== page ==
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Psychiatr Serv. 2017 Feb 1;68(2):189-191. doi: 10.1176/ Epub 2016 Oct 17.

"Restricted Community Members": Research Protections and Opportunities for Individuals Committed to Assisted Outpatient Treatment.

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The authors are with the Department of Medical Ethics and Health Policy, Perelman School of Medicine at the University of Pennsylvania, Philadelphia. Send correspondence to Dr. Sisti (e-mail: ).


Several forms of mandated community treatment exist in the United States. One mechanism, assisted outpatient treatment (AOT), has become both more common and more controversial in recent years. The status of individuals committed to AOT remains unclear within regulatory guidelines aimed at protecting research participants. Should individuals on AOT be considered psychiatric inpatients, prisoners, community members, or something else? The authors argue that persons on AOT inhabit a gray area wherein they should be given some of the ethical protections afforded to involuntary inpatients and prisoners, but they should also enjoy freedoms as members of the community. The authors' term for this population is "restricted community members." The need to protect individuals in this population from potentially coercive forces of AOT while also offering them the opportunity to participate in research is especially acute in areas of research where the need is great: serious mental illness and substance use disorders.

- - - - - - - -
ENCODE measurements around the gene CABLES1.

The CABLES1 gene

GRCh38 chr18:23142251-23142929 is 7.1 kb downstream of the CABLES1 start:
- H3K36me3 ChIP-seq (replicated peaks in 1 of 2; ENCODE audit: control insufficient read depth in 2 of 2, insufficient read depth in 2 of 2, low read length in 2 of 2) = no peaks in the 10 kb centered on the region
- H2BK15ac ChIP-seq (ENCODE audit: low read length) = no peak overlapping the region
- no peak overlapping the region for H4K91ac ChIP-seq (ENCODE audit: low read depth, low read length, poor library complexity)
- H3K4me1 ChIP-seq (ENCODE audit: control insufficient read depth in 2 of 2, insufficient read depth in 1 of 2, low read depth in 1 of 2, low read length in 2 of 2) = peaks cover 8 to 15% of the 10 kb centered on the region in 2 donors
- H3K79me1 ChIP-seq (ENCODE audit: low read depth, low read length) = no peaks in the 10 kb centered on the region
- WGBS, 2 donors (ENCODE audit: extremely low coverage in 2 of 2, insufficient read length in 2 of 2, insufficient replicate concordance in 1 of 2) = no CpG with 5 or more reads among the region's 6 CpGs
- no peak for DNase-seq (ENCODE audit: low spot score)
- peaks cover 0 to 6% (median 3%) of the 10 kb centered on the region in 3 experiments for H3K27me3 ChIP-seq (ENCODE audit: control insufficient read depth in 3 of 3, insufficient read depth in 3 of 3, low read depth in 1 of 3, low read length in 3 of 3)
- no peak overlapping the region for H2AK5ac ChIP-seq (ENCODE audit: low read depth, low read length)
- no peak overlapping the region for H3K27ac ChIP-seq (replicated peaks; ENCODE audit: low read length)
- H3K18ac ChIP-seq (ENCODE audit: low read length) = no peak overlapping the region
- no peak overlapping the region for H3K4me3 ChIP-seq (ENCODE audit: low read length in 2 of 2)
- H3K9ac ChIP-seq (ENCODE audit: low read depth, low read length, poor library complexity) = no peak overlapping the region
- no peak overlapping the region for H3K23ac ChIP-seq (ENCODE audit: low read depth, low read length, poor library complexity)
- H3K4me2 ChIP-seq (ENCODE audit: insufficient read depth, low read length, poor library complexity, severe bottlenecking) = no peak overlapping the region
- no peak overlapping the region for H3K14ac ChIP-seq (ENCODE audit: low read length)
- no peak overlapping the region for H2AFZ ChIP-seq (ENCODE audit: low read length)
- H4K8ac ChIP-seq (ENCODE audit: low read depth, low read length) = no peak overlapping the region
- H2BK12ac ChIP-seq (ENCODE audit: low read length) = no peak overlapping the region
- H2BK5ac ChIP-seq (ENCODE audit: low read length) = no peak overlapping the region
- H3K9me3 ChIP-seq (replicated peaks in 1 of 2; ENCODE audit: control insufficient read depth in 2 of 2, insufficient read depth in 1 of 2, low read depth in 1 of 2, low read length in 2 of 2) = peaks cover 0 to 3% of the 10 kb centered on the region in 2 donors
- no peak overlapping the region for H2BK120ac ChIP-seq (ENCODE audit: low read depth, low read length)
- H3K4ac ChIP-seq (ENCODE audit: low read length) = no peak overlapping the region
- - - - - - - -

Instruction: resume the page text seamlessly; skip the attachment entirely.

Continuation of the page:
Assisted outpatient treatment; Ethics; Involuntary commitment; Jails & prisons/mental health services; Research/psychiatric

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